Financial Services Sector
Financial Services Sector

New Trends in Financial Compliance: How Technology Supports Adoption

After a period of relative calm, the world of financial services compliance is gearing up for more change; some regulatory, some economic, some operational.

The issue of Operational Resilience has now fully matured, with SS1/21 (Operational Resilience) and SS2/21 (Third Party Resilience) becoming effective from March 2022. Companies will be expected to understand, document, and demonstrate how their technology and third-party processes map onto their core business processes, and how they meet defined recovery times following a disruption.

UK SOX’ – the UK equivalent of the US Sarbanes Oxley corporate reporting regime – is in the final phase of seeking industry feedback, before going before Parliament. The government is looking for feedback on a set of proposals that, amongst other things will, will likely formalize the accountability that senior managers – CEOs and CFOs – have for the accuracy for their quarterly and annual results.

Likely linked to penalties, the need for senior managers to attest for the quality of these results will add an additional layer of financial compliance reporting. It will also challenge management and auditors to ensure the transparency of results and the reporting processes, so that when they ‘sign on the line’, top managers can be confident that the results are a fair and accurate picture of the condition of their business.

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Data protection compliance on the rise

Data protection compliance regimes also continue to grow in significance. GDPR is already well established, and in the US, the California Consumer Protection Act (CCPA) is being joined by other similar Acts in other states. While well understood in broad terms, the challenge of all these financial compliance regimes is applying them to operational business processes that change regularly. As businesses merge and demerge, and new business partnerships are formed or dissolved, how their data (and therefore the regulations) is managed is both crucial and easy to overlook.

A further financial compliance complexity is that while locally focused, these regulations can have global implications that need to be captured. Regulators continue to support organizations looking to enhance their data management processes and are penalizing some expensively if they fall significantly short. Fewer excuses are being tolerated when organizations fail to meet the standards expected, whether caused by business changes, or developments in their supply chain.

Environment, Social, and Governance issues

Environment, Social, and Governance (ESG) issues are also growing in significance for businesses, too. Initiatives surrounding sustainability, net-zero emissions, green technology, and green investments for example exert their influence through shareholders, investors, and consumer behavior. Organizations are adopting these ESG initiatives, both as part of normal business development and partly to adapt their profile in a changing world. These initiatives need to align with their wider GRC initiatives, to avoid conflict between the two,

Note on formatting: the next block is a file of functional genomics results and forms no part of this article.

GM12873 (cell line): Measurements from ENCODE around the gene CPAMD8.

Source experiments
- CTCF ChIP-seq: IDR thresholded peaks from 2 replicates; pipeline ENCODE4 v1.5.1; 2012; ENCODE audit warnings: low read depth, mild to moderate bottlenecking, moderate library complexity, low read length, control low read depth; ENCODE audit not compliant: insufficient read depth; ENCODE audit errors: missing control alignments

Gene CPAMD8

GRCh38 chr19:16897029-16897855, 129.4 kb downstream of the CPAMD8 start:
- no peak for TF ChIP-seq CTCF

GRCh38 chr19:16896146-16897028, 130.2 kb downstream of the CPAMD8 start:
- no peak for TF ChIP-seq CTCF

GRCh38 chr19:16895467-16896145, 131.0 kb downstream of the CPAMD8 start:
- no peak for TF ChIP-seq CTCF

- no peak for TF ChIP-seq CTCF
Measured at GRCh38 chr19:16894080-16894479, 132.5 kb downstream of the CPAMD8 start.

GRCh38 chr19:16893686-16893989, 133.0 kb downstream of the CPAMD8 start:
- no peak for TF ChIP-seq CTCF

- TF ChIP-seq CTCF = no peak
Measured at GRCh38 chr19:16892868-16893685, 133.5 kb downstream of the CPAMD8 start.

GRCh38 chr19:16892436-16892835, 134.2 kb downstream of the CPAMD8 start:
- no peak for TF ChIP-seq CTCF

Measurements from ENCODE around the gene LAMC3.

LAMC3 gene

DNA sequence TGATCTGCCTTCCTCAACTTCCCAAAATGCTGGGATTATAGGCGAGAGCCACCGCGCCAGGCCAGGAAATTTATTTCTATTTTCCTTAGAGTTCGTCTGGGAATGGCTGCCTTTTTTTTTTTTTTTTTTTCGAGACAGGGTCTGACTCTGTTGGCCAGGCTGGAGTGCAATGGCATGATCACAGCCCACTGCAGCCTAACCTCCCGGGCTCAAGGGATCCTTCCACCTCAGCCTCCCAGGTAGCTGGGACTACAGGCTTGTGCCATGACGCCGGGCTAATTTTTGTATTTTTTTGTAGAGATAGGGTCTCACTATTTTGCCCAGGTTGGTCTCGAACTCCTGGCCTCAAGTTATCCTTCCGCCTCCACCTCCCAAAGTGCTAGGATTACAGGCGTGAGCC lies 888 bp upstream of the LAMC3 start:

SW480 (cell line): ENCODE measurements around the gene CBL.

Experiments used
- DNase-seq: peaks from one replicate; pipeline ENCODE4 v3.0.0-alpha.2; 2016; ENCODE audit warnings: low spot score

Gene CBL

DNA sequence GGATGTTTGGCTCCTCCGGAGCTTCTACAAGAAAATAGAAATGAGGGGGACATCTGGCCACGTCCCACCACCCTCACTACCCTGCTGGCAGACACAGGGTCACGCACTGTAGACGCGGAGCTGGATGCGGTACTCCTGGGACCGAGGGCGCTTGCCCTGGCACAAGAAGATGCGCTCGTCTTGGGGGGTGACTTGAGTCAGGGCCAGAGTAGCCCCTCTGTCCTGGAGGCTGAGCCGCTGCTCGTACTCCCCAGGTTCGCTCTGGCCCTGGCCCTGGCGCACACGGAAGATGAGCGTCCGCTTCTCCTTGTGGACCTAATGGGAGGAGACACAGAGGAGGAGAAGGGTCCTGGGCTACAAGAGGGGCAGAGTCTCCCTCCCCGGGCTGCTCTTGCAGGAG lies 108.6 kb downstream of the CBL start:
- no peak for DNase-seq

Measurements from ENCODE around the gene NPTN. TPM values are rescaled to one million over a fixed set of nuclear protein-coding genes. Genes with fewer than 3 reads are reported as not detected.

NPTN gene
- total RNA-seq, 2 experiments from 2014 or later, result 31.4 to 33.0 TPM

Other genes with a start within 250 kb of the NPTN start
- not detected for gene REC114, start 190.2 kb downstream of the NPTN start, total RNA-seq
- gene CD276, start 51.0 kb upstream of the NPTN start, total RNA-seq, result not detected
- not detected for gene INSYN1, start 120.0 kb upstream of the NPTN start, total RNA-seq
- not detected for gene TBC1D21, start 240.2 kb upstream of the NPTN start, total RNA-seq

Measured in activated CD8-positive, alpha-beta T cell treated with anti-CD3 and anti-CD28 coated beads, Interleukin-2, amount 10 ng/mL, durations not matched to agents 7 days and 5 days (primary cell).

Another variable in financial compliance is the use of hybrid working from late 2021 onward. With the lessons learned from 2020, staff and management recognize the benefits for both in having more flexible working arrangements. Companies are well versed in their preparations for introducing hybrid working, with a key requirement being eliminating manual processes, and certainly paper-based processes. Systems and processes need to evolve to meet changing work patterns, to assure compliance, transparency, and security.

Financial compliance regulation will continue to increase

Against this backdrop, the stance of regulators across the globe continues to evolve. The UK’s regulatory profile has more scope for change following Brexit, which will force many institutions to adapt their systems and processes to accommodate both UK and EU requirements. A new administration in the US may foster a new regulatory climate for financial services.

However these situations change, financial compliance regulators will continue to clamp down where management standards fall short. In the US, the OCC levied hundreds of millions of dollars’ worth of fines in 2020 to force banks to address shortcomings in their operational systems and controls. The implications of recent high-profile failures in Europe, such as Wirecard, and others, have yet to fully play through. Regulators will continue to scrutinise banks, to ensure small issues do not develop into wider systemic challenges.

Financial compliance and the role of technology

The challenge for institutions is to master these changing dynamics, while delivering comprehensive compliance efficiently and effectively, and still support the needs of the business. Technology clearly plays a role in addressing these issues, with institutions further extending automation into areas like data consolidation, policy management, compliance management, third-party risk management, and the management of informal applications that are often a hidden, but significant, part in service provision.

To help businesses understand how technology can address these issues, Mitratech hosted a panel discussion, titled ‘How Technology Helps Build an Effective Compliance Program’ featuring industry analyst, Michael Rasmussen from analysts GRC2020, as part of its Interact EMEA online event.  You can access a recording of it and other sessions here.

[bctt tweet=”The challenge for financial institutions is to master changing dynamics, while delivering comprehensive compliance efficiently and effectively, and still support the needs of the business.” via=”yes”]

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